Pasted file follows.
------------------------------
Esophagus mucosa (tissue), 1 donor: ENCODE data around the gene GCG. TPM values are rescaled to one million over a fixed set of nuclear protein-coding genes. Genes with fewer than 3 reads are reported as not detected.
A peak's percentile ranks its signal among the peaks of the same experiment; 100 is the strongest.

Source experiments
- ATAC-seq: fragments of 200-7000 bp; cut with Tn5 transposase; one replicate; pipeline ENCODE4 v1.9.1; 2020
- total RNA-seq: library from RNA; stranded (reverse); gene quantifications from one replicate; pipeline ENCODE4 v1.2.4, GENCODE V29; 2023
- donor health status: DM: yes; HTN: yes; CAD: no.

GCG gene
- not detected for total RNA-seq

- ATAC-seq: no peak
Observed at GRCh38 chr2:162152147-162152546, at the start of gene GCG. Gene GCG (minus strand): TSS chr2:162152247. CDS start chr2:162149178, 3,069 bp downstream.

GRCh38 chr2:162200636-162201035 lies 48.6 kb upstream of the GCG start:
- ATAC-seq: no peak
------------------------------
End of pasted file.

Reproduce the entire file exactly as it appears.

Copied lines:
Esophagus mucosa (tissue), 1 donor: ENCODE data around the gene GCG. TPM values are rescaled to one million over a fixed set of nuclear protein-coding genes. Genes with fewer than 3 reads are reported as not detected.
A peak's percentile ranks its signal among the peaks of the same experiment; 100 is the strongest.

Source experiments
- ATAC-seq: fragments of 200-7000 bp; cut with Tn5 transposase; one replicate; pipeline ENCODE4 v1.9.1; 2020
- total RNA-seq: library from RNA; stranded (reverse); gene quantifications from one replicate; pipeline ENCODE4 v1.2.4, GENCODE V29; 2023
- donor health status: DM: yes; HTN: yes; CAD: no.

GCG gene
- not detected for total RNA-seq

- ATAC-seq: no peak
Observed at GRCh38 chr2:162152147-162152546, at the start of gene GCG. Gene GCG (minus strand): TSS chr2:162152247. CDS start chr2:162149178, 3,069 bp downstream.

GRCh38 chr2:162200636-162201035 lies 48.6 kb upstream of the GCG start:
- ATAC-seq: no peak